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Condensation & mould



Condensation is caused by the air in your home being too wet. Air always contains a certain amount of water. The warmer the air the more it can hold. When the air is cooler, moisture is released to surfaces such as windows, walls and mirrors.

This short video shows what you can do around your home to help stop condensation forming and leading to mould.

If these don’t work or aren’t practical for you, please contact us so we can book a visit and find a solution.

What causes condensation?

There are three main causes:

  • Too much moisture is produced in your home
  • Not enough ventilation for air to move around
  • Your home/room is too cold

What can I do to reduce condensation in my home?

  • Kitchen

    When washing clothes or cooking keep the door closed and open windows. Keep lids on pans when cooking and use extractor fans where fitted.

  • Heating

    Keep your home warm. Warm air can hold more moisture causing less condensation to form on surfaces. This is particularly important in the winter months as the colder weather can reduce the temperature in your home much quicker. If you’re not sure how to use the heating controls in your home ask us for an information pack.

  • Bathroom

    Run the cold water for a bath before the hot water to reduce the amount of steam. Close the bathroom door and open the window while taking a shower or running a bath to allow steam to escape. Use the extractor fan if you have one.

  • Windows

    Whenever possible, open your windows slightly to air your home. Where fitted, always keep the trickle vents open.

  • Drying clothes

    When the weather allows, always dry your clothes outside. If you use a tumble dryer, make sure the moist air is piped outside. Do not dry clothes on radiators, instead place them on a clothes rack in a cool room with the door closed, window open and extractor fan on where possible.

  • Ventilation

    Make sure all vents in your home are open. Never block up or cover air bricks, flues or ventilators.

  • Furniture

    Leave a gap between your furniture and outside walls. Do not over-fill wardrobes, cupboards and chests of drawers as this creates air pockets. Avoid putting mattresses directly on the floor.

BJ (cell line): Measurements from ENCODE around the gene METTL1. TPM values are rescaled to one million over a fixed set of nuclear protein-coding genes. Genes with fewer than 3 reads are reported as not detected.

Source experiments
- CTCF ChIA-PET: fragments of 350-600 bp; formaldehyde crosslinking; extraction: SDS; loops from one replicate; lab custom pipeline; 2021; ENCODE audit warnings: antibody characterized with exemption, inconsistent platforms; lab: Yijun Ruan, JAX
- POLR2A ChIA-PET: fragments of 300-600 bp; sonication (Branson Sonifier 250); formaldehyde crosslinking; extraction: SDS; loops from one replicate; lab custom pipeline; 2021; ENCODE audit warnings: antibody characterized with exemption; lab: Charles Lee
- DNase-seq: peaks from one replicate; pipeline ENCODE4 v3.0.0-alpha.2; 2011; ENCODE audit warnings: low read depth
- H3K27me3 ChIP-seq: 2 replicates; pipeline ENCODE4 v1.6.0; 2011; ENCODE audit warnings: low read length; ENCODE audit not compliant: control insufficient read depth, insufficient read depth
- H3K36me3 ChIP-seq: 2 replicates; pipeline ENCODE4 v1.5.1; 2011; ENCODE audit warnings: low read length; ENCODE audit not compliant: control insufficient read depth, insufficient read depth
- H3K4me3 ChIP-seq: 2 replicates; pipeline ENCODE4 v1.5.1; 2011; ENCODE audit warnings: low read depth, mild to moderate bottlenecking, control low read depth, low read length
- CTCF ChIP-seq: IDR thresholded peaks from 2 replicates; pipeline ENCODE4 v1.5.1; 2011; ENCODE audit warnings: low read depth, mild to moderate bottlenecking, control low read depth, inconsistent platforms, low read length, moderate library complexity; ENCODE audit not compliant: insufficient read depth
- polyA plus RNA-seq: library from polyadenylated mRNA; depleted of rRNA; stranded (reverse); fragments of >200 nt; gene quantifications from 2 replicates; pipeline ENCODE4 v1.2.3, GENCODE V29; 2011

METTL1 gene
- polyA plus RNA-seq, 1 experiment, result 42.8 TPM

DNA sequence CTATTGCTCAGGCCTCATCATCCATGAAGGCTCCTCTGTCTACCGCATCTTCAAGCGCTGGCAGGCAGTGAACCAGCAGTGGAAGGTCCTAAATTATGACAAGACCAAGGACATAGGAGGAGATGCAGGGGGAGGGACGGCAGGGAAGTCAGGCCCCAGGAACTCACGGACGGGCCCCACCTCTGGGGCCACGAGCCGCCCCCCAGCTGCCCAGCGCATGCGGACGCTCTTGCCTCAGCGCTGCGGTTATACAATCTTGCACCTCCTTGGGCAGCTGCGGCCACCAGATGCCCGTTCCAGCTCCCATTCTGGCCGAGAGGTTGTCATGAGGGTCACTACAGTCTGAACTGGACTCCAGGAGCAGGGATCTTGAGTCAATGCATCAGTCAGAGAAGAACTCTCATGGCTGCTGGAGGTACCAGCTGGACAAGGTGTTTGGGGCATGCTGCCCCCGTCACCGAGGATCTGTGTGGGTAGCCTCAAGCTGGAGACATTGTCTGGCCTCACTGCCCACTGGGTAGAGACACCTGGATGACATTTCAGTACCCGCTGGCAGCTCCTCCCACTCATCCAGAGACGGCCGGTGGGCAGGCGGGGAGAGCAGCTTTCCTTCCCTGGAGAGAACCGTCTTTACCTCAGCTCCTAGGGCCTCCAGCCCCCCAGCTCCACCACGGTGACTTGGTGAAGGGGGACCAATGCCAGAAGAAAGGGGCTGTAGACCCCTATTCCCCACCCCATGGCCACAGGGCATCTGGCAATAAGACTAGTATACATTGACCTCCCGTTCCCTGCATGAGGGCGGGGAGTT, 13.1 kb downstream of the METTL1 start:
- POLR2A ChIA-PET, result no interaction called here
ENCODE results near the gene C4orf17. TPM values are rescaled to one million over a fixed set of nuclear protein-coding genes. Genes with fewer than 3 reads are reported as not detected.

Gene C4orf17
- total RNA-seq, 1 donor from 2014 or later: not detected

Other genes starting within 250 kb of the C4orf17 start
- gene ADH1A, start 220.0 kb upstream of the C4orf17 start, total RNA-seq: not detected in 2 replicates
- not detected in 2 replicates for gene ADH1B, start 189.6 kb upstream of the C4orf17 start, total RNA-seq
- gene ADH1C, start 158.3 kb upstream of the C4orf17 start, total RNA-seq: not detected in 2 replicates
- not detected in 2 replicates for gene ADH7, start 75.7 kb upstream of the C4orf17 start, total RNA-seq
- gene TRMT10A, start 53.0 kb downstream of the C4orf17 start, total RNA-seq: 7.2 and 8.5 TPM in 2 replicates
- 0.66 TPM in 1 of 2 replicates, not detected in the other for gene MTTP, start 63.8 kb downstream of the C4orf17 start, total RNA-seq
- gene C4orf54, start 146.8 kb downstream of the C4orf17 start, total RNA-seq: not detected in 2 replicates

• Loft

    For safety reasons, and to avoid blocking ventilation or damaging loft insulation.

  • Outside walls

    Remove any items such as bicycles and bin bags leaning against the walls of your home. These can prevent ventilation and sunlight from warming the walls.

What should I do if I see mould is forming?

Condensation can lead to mould if surfaces stay wet. If you see small black, grey or green spots on your walls or other surfaces, mould is forming. To remove mould:

1. Wash the affected area thoroughly.
Use non-ammonia soap or detergent, or a commercial cleaner in hot water and scrub the entire area affected. Use a stiff brush or cleaning pad on uneven surfaces.

2. Rinse and dry.
Use a damp cloth to rinse any residual detergent off the treated surface.

3. Disinfection.
Only use disinfectant once you complete steps 1 and 2. Use a fungicidal product and wash the affected surface. Follow the instructions carefully including all safety guidance.

4. Use a fan heater.
Use until the area is completely dried out, if you have one available.

If mould continues to be a problem:

If you've tried all of the things suggested on this page but you're still finding mould growth, please contact Curo. We’ll visit your home within seven days to assess the problem. We'll check for any other causes of damp - for example a leak. After the visit, we’ll contact you to explain our findings and say what we can do to resolve the problem.

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